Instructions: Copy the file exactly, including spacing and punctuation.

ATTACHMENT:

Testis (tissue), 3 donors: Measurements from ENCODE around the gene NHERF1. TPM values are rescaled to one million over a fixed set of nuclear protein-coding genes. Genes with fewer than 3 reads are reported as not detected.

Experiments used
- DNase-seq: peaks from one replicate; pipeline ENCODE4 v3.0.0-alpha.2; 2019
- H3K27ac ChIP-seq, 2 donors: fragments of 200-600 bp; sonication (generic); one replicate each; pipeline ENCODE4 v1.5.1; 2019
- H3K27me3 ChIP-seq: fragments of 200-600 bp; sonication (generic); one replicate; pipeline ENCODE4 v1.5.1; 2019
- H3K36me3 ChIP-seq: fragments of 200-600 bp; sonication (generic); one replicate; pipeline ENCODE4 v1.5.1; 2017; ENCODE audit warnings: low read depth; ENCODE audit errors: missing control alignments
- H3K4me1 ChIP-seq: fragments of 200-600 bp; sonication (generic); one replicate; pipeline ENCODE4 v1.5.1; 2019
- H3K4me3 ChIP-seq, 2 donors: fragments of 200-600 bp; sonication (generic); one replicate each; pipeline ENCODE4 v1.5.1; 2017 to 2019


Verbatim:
Testis (tissue), 3 donors: Measurements from ENCODE around the gene NHERF1. TPM values are rescaled to one million over a fixed set of nuclear protein-coding genes. Genes with fewer than 3 reads are reported as not detected.

Experiments used
- DNase-seq: peaks from one replicate; pipeline ENCODE4 v3.0.0-alpha.2; 2019
- H3K27ac ChIP-seq, 2 donors: fragments of 200-600 bp; sonication (generic); one replicate each; pipeline ENCODE4 v1.5.1; 2019
- H3K27me3 ChIP-seq: fragments of 200-600 bp; sonication (generic); one replicate; pipeline ENCODE4 v1.5.1; 2019
- H3K36me3 ChIP-seq: fragments of 200-600 bp; sonication (generic); one replicate; pipeline ENCODE4 v1.5.1; 2017; ENCODE audit warnings: low read depth; ENCODE audit errors: missing control alignments
- H3K4me1 ChIP-seq: fragments of 200-600 bp; sonication (generic); one replicate; pipeline ENCODE4 v1.5.1; 2019
- H3K4me3 ChIP-seq, 2 donors: fragments of 200-600 bp; sonication (generic); one replicate each; pipeline ENCODE4 v1.5.1; 2017 to 2019